Cablegate: Your Meeting with Canadian Defense Minister
This record is a partial extract of the original cable. The full text of the original cable is not available.
C O N F I D E N T I A L SECTION 01 OF 02 OTTAWA 000049
FOR SECRETARY RUMSFELD
E.O. 12958: DECL: 01/07/2012
TAGS: PREL MARR MOPS IZ CA NATO UN
SUBJECT: YOUR MEETING WITH CANADIAN DEFENSE MINISTER
REF: A. (A) 02 OTTAWA 3442 (B) 02 OTTAWA 3101
B. (C) 02 OTTAWA 3556
Classified By: Charge d'Affaires Michael Gallagher,
Reasons 1.5 (b) and (d).
1. (C) Canadian Defense Minister John McCallum is looking
forward to discussing Iraq, missile defense, and NATO
post-Prague in your January 9 meeting. Canada has told us it
would participate militarily in a UN-blessed operation
against Iraq, but is reserving judgement on participation if
there is no explicit Security Council authorization. We
believe that Canada would, in the end, take part in a
coalition campaign even if the Security Council is divided.
On missile defense, Canada finally realizes that the train is
leaving the station and that it needs to get on board;
discussions with U.S. experts are scheduled for January 28.
At NATO, Canada supports your Response Force proposal but has
been one of the worst offenders for inadequate resources.
Given Prime Minister Chretien's ambitious domestic agenda for
his 2003-2004 budget, which will be announced in February,
McCallum needs a strong message from you on defense spending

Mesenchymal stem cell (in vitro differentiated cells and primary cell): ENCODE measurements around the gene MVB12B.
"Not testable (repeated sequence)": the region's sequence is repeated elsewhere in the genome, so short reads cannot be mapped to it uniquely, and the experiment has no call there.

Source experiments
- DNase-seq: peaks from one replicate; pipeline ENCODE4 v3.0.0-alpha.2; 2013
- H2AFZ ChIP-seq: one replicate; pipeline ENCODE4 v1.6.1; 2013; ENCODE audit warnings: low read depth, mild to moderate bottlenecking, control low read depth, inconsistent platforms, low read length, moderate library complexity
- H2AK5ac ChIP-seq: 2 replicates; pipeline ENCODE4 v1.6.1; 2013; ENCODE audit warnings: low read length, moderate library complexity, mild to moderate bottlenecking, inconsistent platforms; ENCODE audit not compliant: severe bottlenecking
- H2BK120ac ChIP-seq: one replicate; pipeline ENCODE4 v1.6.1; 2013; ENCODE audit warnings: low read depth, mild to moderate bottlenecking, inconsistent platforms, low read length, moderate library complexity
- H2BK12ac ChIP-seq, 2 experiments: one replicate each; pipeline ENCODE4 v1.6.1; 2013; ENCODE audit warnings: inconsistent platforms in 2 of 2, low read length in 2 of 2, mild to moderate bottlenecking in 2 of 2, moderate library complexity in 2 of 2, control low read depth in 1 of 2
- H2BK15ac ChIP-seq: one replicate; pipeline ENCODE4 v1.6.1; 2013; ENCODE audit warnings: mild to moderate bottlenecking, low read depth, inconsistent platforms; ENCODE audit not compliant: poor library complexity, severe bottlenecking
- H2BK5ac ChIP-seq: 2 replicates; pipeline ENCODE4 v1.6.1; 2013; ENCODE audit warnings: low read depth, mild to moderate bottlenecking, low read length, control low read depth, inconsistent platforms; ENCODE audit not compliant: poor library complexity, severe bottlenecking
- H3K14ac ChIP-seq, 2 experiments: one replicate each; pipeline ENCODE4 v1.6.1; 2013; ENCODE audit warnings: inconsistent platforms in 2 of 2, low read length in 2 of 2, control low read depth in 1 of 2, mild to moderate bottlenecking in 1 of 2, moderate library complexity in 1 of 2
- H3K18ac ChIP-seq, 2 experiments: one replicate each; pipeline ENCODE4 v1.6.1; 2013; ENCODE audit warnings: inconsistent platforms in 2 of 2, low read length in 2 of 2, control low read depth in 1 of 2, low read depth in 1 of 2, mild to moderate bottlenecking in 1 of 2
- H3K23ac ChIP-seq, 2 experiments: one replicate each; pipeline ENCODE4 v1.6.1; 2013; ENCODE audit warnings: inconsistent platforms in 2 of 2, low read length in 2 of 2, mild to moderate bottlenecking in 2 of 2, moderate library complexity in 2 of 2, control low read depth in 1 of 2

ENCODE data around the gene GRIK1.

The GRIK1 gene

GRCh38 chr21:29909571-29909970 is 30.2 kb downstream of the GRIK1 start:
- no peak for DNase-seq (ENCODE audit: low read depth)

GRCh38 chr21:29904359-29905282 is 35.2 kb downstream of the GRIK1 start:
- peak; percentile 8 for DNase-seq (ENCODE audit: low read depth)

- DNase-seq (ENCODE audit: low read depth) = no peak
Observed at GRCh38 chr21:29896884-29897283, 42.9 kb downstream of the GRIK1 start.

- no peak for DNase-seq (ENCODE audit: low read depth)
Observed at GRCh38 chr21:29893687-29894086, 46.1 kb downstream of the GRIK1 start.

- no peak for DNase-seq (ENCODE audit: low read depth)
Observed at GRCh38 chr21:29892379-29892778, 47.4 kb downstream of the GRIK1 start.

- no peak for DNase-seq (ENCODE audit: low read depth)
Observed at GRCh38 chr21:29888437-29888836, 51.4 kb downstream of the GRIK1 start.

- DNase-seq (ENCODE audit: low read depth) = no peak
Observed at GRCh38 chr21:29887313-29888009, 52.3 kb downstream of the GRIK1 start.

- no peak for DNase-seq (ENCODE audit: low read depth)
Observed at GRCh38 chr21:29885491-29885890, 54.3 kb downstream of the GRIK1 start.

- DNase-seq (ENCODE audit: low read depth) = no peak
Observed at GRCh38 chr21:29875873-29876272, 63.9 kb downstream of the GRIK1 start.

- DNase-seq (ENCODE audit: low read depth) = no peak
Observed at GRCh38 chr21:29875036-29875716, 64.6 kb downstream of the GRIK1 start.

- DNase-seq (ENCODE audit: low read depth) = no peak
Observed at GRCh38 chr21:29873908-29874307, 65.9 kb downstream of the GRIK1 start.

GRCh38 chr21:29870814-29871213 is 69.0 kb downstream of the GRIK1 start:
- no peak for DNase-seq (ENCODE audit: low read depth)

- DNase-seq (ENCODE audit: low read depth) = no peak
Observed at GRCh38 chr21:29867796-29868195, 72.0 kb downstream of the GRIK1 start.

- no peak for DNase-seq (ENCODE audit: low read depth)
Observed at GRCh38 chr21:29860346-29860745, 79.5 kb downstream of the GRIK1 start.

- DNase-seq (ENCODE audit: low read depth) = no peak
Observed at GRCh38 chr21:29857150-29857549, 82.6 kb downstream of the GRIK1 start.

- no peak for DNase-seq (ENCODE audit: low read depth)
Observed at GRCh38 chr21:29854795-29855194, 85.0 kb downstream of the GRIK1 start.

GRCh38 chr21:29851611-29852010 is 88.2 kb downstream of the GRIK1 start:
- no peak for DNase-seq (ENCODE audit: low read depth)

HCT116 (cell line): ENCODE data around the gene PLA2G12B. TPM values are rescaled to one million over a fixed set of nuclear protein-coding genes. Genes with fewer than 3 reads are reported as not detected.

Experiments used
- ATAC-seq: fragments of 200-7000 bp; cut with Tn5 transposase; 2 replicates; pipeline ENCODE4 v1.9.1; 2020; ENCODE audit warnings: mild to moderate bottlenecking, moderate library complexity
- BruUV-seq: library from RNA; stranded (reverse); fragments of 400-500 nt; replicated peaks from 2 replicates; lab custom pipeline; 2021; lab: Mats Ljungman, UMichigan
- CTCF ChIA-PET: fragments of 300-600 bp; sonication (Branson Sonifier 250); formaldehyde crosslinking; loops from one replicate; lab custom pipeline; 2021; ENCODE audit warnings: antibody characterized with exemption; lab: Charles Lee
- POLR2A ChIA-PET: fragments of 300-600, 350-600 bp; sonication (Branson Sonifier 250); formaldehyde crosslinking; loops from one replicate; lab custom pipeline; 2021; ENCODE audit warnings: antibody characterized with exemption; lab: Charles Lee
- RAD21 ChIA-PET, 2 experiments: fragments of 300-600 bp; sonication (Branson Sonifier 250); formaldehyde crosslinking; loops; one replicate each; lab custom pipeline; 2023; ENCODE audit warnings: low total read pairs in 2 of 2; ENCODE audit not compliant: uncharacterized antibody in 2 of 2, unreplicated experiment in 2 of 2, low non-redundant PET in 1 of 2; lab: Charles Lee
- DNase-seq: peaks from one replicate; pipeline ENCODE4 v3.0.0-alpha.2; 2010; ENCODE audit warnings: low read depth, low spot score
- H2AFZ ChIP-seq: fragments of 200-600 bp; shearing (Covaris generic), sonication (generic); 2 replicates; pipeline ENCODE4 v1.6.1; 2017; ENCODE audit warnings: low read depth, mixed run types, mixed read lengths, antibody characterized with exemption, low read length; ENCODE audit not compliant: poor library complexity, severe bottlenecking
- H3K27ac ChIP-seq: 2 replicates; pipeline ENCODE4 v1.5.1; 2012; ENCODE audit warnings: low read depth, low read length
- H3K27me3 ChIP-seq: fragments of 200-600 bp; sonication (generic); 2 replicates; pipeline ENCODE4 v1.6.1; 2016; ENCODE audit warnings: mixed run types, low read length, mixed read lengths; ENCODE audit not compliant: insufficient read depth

to take back to Ottawa. END SUMMARY.
2. (C) Since his appointment in May 2002, Minister McCallum
has had a positive impact on U.S.-Canada defense relations.
While he has not gotten the substantial increase in defense
spending that most Canadians (outside the Prime Minister's
office) believe is needed, he has made progress in expanding
defense cooperation. In response to the increased terrorist
threat to North America, he pushed succesfully for an
agreement, signed in December 2002, on a binational military
planning group at NORAD headquarters (ref. A). He also was
able to shift the debate in Ottawa on missile defense,
convincing a skeptical Foreign Minister Graham that Canada
should accelerate discussions with us on possible
participation (ref. B). In addition to having a good
relationship with Graham, McCallum carries more weight in
Cabinet than did his predecessor Art Eggleton.
3. (C) As indicated in a December 16 meeting with Under
Secretary of State Grossman (ref. C), Canada shares our
concerns about the Iraqi WMD threat, and strongly supports
our efforts to work through the UN to disarm Saddam. But the
GoC wants to avoid being seen as pre-judging the UN process
or backing the U.S. just for the sake of the bilateral
relationship. Canada's response to our request for a
contribution to a potential military coalition had four main
-- Canada remains committed to the UN process, and prefers
that Iraq be disarmed peacefully;
-- should Iraq fail to meet its obligations, and the UNSC
explicitly authorize the use of force, Canada will
-- should the UN process fail and no explicit authorization
of force is given, Canada will decide at that time whether to
participate militarily; and
-- Canada will proceed with military-to-military
consultations with the U.S. on potential coalition
contributions (Canadian military planners have since arrived